By Dr. Jim Ferguson

I’ve become accustomed to writing my Focus essay on Wednesday afternoons after I’ve made hospital rounds and I’ve finish business chores.  However, grandbabies change your life.  My two girls were fortunate to have my stay-at-home wife, Becky, when they were growing up.  There’s nothing better than a mom to watch over and love you when you’re a kid.  And it goes for grandkids as well.  Oakley is lucky to be with his grandmother Becky everyday and I get to help on Wednesdays, though it’s hard to write carrying a fussy grandson, who has a cold and is teething.  I’ve never seen so much liquid oozing from so many orifices, even as his rheumy eyes melt my heart.

We’ve all experienced the misery of a cold and I’m always amazed how much eventually comes out of my head as the affliction resolves.  Have you ever wondered why you have sinuses that seem to plug up with colds and allergies? These cavities behind our cheek bones and foreheads warm and moisten the air we breathe.  Our voices are given resonance and timbre by the sinuses, much like a violin–that is unless your sinuses are plugged with a cold.

Have you wondered why men’s voices are lower or why men have an Adam’s Apple?  Testosterone causes the voice box (the larynx) to elongate and as a result the vocal cords are longer in a man than in a woman.  Now picture the strings of a cello as compared to a violin.  The longer strings on a cello produce a note that has a lower frequency than the shorter strings of a violin.  You might say that our ladies sit in the violin or viola section, and we men reside with the cellos and the bass.  And you might envision our sinuses as analogous to the wooden part of stringed instruments which gives resonance to our voices!

A friend of ours has been very sick with pneumonia and complications.  She developed respiratory failure and had to be placed on a ventilator which is commonly known as a breathing machine.  The purpose of our lungs is to extract oxygen from the air we breathe, just as the gills on a fish are designed to extract oxygen from the water in which they swim.  Have you ever seen “a fish out of water,” as the saying goes?  It’s not a pretty picture and with respiratory failure patients can’t extract enough oxygen because the lungs are damaged with pneumonia or filled with fluid as in heart failure.  When this happens doctors insert a tube down the wind pipe and connect it to a machine (ventilator) that breathes for the patient to buy some time until their lung condition can be treated and corrected.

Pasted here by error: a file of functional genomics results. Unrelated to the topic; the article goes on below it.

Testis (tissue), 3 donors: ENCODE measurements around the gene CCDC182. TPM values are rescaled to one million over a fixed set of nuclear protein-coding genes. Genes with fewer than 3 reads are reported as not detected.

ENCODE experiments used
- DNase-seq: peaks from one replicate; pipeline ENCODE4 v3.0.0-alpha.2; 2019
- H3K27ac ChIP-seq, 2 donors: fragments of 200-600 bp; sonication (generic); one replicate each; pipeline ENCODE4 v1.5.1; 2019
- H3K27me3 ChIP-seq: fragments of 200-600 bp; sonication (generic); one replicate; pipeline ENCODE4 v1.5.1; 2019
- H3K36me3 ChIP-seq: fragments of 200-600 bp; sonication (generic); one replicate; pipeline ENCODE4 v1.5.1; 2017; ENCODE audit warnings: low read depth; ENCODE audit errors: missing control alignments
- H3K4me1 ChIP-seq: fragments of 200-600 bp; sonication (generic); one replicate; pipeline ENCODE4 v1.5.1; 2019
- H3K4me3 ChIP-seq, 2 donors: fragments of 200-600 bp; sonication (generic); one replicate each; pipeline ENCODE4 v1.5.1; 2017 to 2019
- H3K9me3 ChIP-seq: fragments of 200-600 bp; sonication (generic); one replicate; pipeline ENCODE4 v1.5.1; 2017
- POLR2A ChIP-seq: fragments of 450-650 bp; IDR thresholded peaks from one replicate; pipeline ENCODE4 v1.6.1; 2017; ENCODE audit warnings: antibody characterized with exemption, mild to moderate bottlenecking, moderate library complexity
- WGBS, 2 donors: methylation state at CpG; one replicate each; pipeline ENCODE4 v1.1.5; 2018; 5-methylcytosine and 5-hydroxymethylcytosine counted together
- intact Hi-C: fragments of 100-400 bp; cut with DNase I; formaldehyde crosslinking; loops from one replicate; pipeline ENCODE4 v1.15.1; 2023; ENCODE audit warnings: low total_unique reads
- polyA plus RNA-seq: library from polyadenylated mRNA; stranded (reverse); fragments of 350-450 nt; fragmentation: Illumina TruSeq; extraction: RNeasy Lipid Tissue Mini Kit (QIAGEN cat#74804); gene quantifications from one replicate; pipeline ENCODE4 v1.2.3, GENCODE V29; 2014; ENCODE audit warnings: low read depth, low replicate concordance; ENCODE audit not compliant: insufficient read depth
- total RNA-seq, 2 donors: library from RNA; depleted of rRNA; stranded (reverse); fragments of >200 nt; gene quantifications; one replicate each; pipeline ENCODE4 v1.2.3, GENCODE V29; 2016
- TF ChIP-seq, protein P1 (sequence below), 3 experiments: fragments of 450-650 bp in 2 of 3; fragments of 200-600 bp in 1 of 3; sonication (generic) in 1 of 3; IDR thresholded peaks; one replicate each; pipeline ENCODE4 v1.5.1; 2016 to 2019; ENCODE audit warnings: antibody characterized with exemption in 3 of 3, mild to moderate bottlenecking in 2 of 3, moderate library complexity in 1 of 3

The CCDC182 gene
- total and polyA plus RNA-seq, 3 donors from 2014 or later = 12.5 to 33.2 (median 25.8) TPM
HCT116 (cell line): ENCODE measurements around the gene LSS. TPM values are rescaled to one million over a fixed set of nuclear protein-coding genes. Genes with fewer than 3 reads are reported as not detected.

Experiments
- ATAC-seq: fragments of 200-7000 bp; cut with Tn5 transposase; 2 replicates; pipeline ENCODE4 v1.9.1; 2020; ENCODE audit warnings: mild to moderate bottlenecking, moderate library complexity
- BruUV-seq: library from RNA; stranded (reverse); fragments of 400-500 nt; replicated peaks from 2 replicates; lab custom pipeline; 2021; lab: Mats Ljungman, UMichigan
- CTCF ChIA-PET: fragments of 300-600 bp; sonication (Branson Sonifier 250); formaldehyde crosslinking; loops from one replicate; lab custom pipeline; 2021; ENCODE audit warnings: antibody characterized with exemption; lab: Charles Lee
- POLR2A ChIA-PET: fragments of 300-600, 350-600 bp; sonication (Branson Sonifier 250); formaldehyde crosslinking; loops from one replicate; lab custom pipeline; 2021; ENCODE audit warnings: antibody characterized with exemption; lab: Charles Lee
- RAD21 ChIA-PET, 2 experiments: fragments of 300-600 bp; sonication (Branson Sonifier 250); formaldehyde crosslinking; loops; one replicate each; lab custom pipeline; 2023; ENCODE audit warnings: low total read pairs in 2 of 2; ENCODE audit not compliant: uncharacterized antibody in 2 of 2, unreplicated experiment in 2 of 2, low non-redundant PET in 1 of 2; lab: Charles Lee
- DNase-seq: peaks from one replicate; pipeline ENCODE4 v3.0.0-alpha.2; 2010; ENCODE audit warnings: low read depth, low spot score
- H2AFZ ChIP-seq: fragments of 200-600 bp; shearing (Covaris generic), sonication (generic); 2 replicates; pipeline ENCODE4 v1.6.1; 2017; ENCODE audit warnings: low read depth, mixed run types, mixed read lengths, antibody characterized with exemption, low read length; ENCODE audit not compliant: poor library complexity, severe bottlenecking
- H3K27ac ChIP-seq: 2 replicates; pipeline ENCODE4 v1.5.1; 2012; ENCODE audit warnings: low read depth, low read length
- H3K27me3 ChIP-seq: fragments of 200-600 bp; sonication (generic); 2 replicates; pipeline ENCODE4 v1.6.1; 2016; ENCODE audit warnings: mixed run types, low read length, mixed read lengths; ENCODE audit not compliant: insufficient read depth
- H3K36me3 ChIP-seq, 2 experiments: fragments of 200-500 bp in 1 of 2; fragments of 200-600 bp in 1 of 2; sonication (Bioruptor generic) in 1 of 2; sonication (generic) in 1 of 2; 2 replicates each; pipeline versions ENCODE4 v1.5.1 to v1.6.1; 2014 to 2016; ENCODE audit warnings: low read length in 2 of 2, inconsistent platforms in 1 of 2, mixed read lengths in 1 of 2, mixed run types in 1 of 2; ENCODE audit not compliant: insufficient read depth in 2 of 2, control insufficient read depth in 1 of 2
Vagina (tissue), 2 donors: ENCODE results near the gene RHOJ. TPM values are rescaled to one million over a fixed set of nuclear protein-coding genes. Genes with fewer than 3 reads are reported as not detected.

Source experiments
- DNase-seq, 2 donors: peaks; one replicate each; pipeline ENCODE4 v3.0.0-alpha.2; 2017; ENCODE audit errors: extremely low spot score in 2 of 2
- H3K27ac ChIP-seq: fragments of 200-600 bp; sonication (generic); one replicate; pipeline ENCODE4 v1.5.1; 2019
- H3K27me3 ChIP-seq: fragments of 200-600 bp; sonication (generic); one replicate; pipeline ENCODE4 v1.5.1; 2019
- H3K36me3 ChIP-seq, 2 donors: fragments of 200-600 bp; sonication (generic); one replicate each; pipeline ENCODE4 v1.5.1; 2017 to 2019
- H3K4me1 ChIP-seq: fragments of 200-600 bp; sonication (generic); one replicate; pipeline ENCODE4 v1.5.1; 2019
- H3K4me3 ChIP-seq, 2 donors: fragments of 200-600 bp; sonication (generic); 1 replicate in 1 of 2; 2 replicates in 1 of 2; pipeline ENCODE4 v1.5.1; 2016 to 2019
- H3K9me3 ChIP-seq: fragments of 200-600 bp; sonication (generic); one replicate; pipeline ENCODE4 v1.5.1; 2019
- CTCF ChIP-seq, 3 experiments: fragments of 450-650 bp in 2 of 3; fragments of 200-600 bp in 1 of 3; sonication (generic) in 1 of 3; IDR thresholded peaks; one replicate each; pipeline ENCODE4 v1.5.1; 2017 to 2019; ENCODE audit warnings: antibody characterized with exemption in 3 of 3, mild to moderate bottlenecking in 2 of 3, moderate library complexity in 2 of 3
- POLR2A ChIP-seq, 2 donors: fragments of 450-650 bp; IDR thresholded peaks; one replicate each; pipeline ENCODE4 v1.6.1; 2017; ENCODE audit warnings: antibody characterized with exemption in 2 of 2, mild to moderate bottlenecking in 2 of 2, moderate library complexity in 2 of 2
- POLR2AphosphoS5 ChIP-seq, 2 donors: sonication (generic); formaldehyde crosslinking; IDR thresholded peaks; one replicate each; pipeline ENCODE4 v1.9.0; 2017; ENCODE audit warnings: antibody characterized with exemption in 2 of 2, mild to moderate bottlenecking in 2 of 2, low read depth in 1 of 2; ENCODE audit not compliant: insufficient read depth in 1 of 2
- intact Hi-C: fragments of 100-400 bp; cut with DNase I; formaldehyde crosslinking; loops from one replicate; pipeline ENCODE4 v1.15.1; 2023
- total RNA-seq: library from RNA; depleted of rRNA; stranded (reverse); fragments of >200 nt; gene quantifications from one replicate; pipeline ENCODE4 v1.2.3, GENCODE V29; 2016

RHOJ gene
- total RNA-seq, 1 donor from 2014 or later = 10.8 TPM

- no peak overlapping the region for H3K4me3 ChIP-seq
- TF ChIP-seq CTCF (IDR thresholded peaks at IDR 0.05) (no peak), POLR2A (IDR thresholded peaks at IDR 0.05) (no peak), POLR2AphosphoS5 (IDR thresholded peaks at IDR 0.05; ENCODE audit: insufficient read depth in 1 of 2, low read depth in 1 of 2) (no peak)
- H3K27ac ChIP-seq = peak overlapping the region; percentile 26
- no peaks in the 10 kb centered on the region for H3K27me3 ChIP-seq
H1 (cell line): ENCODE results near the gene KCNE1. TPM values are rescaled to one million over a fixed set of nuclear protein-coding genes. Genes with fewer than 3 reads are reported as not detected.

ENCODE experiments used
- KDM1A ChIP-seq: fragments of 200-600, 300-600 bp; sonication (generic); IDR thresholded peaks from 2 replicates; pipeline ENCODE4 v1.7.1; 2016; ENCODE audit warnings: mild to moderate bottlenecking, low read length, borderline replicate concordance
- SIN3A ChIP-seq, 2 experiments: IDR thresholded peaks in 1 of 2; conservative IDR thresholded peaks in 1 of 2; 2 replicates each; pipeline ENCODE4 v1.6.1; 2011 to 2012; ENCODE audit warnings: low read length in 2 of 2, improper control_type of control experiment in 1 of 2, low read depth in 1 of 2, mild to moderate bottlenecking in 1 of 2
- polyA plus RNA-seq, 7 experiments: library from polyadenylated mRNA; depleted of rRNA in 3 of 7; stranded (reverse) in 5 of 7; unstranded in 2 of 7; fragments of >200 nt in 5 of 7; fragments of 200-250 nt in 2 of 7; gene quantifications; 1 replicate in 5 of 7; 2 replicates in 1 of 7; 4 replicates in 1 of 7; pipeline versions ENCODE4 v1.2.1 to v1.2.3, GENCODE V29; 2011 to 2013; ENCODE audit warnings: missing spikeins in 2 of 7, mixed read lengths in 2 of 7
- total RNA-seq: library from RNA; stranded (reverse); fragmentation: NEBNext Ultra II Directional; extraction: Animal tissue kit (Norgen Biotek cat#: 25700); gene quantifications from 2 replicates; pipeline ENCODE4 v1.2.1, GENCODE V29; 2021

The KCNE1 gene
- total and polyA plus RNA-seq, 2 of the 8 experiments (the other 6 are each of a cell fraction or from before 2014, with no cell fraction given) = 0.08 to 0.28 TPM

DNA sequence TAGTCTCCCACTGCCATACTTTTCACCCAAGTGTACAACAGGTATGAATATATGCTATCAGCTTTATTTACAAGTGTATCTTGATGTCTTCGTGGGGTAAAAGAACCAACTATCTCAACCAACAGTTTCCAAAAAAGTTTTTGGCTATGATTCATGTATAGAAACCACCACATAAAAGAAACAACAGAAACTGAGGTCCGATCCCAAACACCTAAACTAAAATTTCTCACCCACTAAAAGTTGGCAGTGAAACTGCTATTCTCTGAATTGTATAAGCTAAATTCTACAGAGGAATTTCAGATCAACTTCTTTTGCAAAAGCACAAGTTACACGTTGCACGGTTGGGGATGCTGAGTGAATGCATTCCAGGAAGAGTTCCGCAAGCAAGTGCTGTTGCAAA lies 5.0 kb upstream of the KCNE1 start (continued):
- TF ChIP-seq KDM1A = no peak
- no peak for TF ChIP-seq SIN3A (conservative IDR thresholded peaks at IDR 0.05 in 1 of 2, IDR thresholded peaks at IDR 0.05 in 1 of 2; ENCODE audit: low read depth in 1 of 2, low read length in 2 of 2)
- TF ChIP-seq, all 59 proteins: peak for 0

Being on a ventilator is not a pleasant experience for patients or their families.  It’s uncomfortable and scary and patients can’t speak because the tube goes through their vocal cords and into the trachea or windpipe.  As a consequence, patients often are sedated and fortunately will remember little of their ordeal after they recover.

Envision a bunch of grapes on a stalk.  The stems connect the grapes to the stalk and this arrangement is analogous to the lungs where the grapes represent the tiny air sacks where oxygen and carbon dioxide are exchanged.  There are four hundred and fifty million tiny balloons (grapes) in the lungs and their combined surface area is comparable to that of a tennis court.  We take our lungs for granted, but they are a very sophisticated organ which evolved (under I believe Devine guidance) over eons to extract the oxygen we need.

I don’t usually write sequels to my essays, but I have a bit more to say about a recent missive.  I lost another friend recently, though I never met him outside his writings.  I’ve long maintained that honest writing is the best measure of a man and rarely deceives.  Rufus Fears was a professor at the University of Oklahoma who taught me the classics, about great books and about ancient history through his lectures for The Teaching Company.  And now he is suddenly gone and I feel the loss of a friend.

For the first two-thirds of my life I reveled in science, but I have spent the last twenty years in the humanities to complete my education.  You can learn a lot studying history.  Our Founders believed that Plutarch’s biographies of famous leaders such as Alexander the Great and Julius Caesar should be required reading of all school children.  What a different country we would have if our kids were taught the mistakes and successes of great leaders of the past rather than learning how to succeed in the street culture, emulating the MTV pop culture or learning the pabulum of government schools.

Dr. Fears taught me that if a man’s life, liberty and his property (echoes of John Locke) are not protected by his government then there is no need to work hard or better yourself because your efforts can be taken away and redistributed to others to curry favor and votes.  This has happened over and over again through history, and it is happening again in what was once America.